(RxWiki News) What makes a woman more likely to use effective contraception? Scientists are still exploring all of the social, economic and cultural reasons. A recent study confirms one important link: Attitude plays a role.
Scientists from the University of California at San Francisco, found that mistrust of the government’s claim that contraceptives are safe made a woman’s current method of contraception less effective.
They also report that a woman’s attitude about contraception, pregnancy and fertility does not explain why certain races use less effective methods of birth control.
"Birth control can prevent an unplanned pregnancy."
“Women who are unsure about the safety of long-acting and hormonal contraceptives may be less likely to use them,” said lead study author Corinne Rocca, Ph.D, an epidemiologist at the Bixby Center for Global Reproductive Health at the University of California at San Francisco, in an interview.
She said that intrauterine devices and pills are the most effective birth control methods.
Rocca noted that while attitudes about contraception, pregnancy and fertility differed between black women, Latinas and white women, their attitudes did not explain the fact that black women and Latinas used less effective methods, compared to white women.
The researchers looked at 602 unmarried women between 18 and 29 years of age who participated in the 2009 National Survey of Reproductive and Contraceptive Knowledge.
The study’s participants were mainly white (61 percent), while 19 percent were black, 14 percent were Latina and the rest belonged to other racial groups. More than half of the women had a post-high school education. Interviews were conducted over the phone, and included questions on sexual activity and use of contraceptive methods, and also on their perception of the medical system.
The women were asked how much they agreed with these four statements: “The government makes certain that birth control methods are safe before they come to the market”; “The government and public health institutions use poor and minority people as guinea pigs to try out new birth control methods”; “The government is trying to limit blacks and other minority populations by encouraging use of birth control"; and “Drug companies don’t care if birth control is safe, they just want people to use it so they can make money.”
The team also looked at the women’s knowledge of birth control, their attitude toward childbearing and “fatalism” about life and pregnancy and how likely they were to have an unplanned pregnancy despite their desire to prevent pregnancy.
The doctors found that 30 percent of all participants were not currently using any birth control method.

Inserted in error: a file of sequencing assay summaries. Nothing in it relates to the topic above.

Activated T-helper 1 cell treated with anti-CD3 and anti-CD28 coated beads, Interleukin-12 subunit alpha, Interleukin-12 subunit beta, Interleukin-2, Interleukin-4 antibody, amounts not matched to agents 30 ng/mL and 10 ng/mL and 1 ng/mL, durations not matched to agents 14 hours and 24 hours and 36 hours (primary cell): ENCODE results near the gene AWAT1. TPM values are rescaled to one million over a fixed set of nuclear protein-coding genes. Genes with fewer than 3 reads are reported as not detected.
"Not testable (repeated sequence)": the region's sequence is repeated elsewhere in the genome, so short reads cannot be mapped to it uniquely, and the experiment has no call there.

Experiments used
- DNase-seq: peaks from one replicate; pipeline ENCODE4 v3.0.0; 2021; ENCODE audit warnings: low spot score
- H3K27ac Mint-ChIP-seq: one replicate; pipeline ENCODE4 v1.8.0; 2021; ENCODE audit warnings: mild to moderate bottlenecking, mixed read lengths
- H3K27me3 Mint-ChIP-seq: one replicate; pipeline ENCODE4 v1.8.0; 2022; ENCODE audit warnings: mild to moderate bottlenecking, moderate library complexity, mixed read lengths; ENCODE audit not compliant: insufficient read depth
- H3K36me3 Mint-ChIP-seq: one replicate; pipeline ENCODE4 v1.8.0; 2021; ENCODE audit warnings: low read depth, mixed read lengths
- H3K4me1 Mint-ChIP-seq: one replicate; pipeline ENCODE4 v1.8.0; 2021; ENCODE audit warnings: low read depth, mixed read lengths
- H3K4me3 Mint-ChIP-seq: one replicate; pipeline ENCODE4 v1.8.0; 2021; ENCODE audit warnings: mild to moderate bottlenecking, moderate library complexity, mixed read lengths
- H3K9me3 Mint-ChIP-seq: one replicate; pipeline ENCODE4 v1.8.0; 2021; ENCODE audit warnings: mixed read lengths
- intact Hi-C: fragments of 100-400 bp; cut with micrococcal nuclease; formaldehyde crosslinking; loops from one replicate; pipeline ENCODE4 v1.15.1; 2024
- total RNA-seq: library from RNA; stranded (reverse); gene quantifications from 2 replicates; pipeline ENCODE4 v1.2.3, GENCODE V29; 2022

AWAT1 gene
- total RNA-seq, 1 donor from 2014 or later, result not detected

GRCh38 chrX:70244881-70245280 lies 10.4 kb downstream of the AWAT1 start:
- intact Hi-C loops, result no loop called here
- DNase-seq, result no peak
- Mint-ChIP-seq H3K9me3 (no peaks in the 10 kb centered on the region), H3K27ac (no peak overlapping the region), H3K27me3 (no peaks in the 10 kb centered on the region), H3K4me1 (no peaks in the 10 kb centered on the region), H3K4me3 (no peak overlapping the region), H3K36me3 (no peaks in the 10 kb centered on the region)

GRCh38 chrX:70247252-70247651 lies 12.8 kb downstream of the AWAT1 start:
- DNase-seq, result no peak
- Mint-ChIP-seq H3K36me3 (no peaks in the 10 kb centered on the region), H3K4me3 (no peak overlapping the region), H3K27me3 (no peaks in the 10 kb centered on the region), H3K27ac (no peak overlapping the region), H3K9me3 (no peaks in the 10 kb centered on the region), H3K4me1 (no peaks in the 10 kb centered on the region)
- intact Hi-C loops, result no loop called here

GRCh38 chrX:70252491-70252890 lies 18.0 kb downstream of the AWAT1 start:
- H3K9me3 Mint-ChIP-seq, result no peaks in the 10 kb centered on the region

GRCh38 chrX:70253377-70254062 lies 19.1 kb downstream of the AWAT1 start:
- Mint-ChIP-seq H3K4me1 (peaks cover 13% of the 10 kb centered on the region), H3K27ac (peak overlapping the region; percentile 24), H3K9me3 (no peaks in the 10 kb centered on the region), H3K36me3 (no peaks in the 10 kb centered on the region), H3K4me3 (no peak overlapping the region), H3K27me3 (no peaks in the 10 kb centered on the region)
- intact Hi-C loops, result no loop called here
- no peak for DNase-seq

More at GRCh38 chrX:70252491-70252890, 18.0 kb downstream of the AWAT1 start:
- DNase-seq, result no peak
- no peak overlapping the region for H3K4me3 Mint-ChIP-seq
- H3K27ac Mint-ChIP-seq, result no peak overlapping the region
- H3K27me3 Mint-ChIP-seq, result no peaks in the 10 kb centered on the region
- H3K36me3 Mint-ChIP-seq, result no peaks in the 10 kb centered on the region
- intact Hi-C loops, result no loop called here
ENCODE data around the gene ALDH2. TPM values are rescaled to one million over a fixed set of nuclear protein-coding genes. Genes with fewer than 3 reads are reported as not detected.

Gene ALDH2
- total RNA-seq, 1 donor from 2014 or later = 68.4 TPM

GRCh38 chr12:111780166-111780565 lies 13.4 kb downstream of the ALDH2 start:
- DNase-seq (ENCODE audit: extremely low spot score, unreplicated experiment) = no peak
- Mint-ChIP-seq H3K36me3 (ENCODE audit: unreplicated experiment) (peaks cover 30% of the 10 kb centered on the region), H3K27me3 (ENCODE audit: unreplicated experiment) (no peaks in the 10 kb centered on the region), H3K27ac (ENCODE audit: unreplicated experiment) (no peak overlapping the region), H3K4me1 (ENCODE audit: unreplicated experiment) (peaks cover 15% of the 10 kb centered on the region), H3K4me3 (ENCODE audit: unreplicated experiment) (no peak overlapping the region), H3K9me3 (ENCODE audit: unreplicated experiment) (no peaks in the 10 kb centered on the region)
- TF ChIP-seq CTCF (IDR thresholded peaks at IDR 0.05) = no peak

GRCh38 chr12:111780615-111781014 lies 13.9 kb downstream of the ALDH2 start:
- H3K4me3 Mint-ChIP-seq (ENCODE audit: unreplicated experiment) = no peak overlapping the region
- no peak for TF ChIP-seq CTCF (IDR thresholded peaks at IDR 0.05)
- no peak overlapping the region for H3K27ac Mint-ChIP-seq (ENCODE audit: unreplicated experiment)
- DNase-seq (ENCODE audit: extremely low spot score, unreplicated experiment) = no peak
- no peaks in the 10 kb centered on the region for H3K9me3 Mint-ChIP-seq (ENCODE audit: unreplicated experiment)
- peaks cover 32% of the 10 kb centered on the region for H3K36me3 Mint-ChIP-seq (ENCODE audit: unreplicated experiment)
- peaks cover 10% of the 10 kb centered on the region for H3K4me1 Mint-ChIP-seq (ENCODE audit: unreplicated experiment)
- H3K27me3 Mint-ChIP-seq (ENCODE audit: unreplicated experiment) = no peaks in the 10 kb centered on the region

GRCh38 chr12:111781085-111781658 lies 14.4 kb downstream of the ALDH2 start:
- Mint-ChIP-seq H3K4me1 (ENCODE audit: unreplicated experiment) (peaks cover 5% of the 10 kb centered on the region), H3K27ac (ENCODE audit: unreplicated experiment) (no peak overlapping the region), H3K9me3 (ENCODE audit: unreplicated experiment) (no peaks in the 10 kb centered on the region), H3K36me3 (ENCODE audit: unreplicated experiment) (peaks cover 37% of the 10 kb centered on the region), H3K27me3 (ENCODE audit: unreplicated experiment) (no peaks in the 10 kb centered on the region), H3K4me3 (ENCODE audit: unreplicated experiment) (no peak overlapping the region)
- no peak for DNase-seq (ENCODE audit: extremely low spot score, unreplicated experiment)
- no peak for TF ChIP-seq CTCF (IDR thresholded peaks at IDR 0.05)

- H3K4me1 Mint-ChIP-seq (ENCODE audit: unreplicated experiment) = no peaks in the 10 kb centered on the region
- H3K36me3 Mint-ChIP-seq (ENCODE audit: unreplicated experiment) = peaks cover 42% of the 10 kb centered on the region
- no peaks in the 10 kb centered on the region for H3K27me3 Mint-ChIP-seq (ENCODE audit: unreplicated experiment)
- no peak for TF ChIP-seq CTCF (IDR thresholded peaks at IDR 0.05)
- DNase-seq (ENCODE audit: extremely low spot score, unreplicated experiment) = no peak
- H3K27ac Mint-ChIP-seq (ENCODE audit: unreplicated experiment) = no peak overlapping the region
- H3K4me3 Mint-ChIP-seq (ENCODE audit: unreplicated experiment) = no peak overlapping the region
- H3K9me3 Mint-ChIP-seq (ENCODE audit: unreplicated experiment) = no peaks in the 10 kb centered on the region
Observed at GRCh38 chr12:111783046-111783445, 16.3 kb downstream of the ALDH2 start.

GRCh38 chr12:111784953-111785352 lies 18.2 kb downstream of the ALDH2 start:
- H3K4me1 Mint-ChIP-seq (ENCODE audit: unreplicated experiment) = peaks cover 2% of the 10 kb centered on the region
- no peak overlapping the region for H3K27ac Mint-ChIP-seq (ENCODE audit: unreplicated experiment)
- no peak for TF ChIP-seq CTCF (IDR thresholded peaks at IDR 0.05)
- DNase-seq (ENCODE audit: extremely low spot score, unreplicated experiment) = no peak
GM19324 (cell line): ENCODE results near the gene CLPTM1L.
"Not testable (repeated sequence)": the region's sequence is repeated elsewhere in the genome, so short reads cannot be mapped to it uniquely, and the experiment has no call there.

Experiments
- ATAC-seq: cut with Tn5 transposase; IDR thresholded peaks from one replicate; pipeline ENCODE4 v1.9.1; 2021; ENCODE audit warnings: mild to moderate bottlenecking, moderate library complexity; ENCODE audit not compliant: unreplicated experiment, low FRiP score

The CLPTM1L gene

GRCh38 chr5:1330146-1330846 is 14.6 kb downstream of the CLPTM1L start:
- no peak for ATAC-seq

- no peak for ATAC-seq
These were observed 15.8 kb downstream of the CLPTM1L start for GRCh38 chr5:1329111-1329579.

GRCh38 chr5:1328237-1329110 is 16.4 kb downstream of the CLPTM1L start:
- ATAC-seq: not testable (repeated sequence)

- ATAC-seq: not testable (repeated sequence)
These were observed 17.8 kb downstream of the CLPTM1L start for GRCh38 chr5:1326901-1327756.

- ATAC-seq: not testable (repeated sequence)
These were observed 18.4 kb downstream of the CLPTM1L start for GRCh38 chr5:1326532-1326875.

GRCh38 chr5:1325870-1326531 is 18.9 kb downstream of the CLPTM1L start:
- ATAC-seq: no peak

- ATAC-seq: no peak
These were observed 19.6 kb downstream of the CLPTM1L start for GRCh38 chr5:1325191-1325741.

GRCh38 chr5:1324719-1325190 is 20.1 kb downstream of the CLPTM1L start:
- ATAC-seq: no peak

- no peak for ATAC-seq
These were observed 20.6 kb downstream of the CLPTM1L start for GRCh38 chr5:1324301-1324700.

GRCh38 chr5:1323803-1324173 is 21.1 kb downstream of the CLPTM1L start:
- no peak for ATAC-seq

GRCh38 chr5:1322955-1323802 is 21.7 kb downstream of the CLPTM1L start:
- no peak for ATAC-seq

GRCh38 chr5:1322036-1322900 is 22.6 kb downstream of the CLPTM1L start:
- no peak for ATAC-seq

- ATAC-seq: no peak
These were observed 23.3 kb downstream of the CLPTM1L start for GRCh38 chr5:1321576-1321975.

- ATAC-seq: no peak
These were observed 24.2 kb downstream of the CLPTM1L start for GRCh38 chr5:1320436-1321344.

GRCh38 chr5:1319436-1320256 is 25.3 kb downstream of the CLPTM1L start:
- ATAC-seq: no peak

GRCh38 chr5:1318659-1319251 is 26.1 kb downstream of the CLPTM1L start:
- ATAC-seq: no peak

The study reports that women, who are at greatest risk for unintended pregnancy – including women who are sexually active, not seeking pregnancy and are able to become pregnant – are using ineffective methods of birth control. Only 5 percent of these women used IUDs, while 31 percent used hormonal contraceptives, 14 percent used condoms, 5 percent used withdrawal, and 11 percent used no method at all.
White women were twice as likely as blacks and Latinas to use the pill or other hormonal birth control, and were less likely to use condoms or no method at all.
Blacks and Latinas were more likely to use less effective methods than whites, although attitudes did not explain the disparities among the races. Forty-five percent of blacks used no method and 21.4 used a condom. Among Latinas, 37.6 percent used no method while 27.9 percent used a condom.
Blacks and Latinas thought that the government encourages contraceptive use to limit minority populations, when compared to white women’s beliefs. Overall, 32 percent of all the women strongly or somewhat agreed with this statement.
Most of the women (79 percent) said that avoiding pregnancy was important. Fatalistic attitudes about pregnancy were common: 41 percent of the women strongly or somewhat agreed that pregnancy will happened when it is their time, and 54 percent thought that “life just seems to happen to them.”
The team reports that different attitudes did not explain why some races were more likely to use contraceptives.
Latinas’ use of less effective methods was partially due to lower knowledge of contraception.
Other factors could possibly contribute to lower use of the most effective birth control methods, including a lack of access to reproductive healthcare, the cost of contraception and a lack of counseling by health care providers, said Rocca.
According to Rocca, the most surprising finding was that women’s attitudes about contraception, pregnancy and fertility were generally not associated with using effective methods of contraception.
“It’s possible that factors other than attitude may be more important in explaining why black women and Latinas are less likely to use methods like the pill,” said Rocca.
This study was published online in the journal Perspectives on Sexual and Reproductive Health.